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The BAS Style Kit inherits, and expands, the layout features provided by Bootstrap.


Containers are the fundamental layout element and typically contains most of a page. Containers are required when using the grid system, or can be used independently for compatibility with other layout designs.

Two containers are available, which can be mixed and nested if needed.

Use the fixed-width container if you are unsure which to use.

Fixed-width container

Use the .bsk-container class for a responsive and fixed-width container. This means its max-width changes at each responsive breakpoint.

The container in the example will appear broken, this is because it is already placed within a container as part of this site’s layout.

<div class="bsk-container">
  <div class="bsk-docs-content-block"></div>

Fluid container

Use the .bsk-container-fluid class for a full-width container, meaning it spans the entire width of the viewport.

You might need to use this container where you are integrating the Style Kit with existing or third party code, or for certain types of content, such as mapping.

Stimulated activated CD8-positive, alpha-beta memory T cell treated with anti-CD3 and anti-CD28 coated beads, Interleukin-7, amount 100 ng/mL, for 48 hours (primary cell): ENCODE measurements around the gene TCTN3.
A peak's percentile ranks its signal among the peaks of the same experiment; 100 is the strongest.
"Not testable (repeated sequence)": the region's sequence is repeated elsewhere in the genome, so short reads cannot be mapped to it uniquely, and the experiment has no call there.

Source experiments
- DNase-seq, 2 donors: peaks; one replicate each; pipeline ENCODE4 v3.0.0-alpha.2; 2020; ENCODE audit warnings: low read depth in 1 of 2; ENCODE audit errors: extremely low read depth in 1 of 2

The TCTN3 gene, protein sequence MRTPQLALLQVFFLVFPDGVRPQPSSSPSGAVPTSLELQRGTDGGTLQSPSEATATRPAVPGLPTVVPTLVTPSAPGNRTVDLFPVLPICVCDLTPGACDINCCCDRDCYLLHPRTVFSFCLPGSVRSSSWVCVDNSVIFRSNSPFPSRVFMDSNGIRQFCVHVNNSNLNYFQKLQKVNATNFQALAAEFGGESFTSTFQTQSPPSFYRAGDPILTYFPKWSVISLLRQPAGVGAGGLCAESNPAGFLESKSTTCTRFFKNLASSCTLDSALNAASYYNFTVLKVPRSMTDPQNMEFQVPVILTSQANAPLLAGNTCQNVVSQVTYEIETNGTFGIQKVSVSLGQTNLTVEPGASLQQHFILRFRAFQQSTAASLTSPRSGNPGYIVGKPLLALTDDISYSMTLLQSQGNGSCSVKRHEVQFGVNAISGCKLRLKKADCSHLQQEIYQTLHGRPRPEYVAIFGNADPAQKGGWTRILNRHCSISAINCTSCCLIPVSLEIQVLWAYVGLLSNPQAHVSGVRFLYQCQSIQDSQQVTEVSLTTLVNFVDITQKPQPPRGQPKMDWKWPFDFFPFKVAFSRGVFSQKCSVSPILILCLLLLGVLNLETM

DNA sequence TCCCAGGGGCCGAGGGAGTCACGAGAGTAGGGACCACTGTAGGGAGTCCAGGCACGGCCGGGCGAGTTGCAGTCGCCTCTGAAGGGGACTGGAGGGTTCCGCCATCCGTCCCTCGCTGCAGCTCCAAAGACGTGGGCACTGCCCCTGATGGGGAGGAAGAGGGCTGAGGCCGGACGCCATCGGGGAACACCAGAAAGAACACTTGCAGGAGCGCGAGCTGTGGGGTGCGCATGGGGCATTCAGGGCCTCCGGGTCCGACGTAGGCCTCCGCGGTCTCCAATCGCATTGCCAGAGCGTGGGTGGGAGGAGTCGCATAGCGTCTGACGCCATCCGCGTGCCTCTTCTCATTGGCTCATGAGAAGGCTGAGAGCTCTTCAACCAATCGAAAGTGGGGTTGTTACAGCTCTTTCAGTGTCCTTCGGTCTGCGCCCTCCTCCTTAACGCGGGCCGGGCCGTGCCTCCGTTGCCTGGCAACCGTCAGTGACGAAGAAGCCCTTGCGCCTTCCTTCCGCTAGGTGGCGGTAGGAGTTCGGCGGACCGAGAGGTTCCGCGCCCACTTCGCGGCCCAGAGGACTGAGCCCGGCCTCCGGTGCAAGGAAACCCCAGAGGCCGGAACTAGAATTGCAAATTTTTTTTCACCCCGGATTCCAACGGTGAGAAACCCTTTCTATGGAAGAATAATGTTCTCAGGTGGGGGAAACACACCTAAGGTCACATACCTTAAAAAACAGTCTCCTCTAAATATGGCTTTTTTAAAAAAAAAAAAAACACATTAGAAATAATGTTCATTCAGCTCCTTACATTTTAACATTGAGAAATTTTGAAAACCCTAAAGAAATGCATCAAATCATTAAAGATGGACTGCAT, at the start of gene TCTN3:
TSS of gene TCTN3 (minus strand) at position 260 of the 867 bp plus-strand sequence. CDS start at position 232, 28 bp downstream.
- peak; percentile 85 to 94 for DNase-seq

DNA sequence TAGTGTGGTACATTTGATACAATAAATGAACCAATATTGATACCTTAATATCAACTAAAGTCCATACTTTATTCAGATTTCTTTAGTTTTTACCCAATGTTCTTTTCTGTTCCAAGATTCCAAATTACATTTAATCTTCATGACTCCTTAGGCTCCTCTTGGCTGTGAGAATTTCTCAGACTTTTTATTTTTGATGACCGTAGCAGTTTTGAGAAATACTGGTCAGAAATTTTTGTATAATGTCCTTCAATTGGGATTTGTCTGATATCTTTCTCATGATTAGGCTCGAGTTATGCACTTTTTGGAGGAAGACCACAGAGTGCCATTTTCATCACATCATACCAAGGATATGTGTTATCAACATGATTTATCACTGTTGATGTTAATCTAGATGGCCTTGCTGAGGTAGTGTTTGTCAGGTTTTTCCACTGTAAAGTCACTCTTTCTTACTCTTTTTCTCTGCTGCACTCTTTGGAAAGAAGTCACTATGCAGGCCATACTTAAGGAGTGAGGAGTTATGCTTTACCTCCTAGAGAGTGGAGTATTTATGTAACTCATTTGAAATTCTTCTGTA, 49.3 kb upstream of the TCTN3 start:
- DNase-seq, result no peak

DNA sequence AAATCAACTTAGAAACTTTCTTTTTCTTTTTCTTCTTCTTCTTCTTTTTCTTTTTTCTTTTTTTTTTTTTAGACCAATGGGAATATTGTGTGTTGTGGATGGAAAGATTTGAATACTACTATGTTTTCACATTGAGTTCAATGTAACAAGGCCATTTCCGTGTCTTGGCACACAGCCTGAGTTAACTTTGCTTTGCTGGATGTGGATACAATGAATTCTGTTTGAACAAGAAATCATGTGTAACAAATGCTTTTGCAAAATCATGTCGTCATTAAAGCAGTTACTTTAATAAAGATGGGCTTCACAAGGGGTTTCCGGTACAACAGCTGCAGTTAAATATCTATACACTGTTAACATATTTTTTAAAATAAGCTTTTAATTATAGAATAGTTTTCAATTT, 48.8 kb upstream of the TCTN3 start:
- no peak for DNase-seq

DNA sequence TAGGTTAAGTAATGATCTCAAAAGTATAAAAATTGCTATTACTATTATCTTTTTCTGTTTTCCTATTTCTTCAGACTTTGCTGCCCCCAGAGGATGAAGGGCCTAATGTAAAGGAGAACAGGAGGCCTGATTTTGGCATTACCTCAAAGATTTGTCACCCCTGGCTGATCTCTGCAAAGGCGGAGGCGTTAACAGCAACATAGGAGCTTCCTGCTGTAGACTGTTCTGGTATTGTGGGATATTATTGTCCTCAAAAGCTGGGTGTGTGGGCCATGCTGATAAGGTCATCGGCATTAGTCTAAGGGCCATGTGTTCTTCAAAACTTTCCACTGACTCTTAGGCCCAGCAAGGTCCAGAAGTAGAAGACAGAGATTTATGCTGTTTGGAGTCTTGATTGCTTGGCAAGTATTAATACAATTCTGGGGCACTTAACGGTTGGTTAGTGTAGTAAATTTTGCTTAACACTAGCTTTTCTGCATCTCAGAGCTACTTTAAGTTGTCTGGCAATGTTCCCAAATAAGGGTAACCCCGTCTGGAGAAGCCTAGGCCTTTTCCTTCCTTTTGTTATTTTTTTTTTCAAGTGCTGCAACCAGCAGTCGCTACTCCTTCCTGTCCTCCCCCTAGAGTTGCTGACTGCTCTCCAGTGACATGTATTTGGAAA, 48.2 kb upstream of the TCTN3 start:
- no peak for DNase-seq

<div class="bsk-container-fluid">
  <div class="bsk-docs-content-block"></div>

Responsive breakpoints

The Style Kit is mobile first, meaning it is assumed pages will be viewed at the smallest possible size (i.e. on mobile phones) and then scales up, progressively, to larger sizes based on common devices classes such as phones, tablets, small and large monitors, TVs etc.

Media breakpoints are used to implement this design. They check if the current browser width is greater than the min-width of each breakpoint. These queries are reapplied whenever the browser size changes, for example when switching from landscape to portrait orientation on a phone.

These queries are based on the browser width only. We don’t use query string sniffing, or other related techniques, to identify the type of device being used. If this information is needed consider using an analytics service.

No media-query is used for the extra small size, therefore devices smaller than the extra small minimum will still be considered extra small. This slightly strange situation is resolved in the next Bootstrap version (v4) and will be included in future versions of the Style Kit when this is released.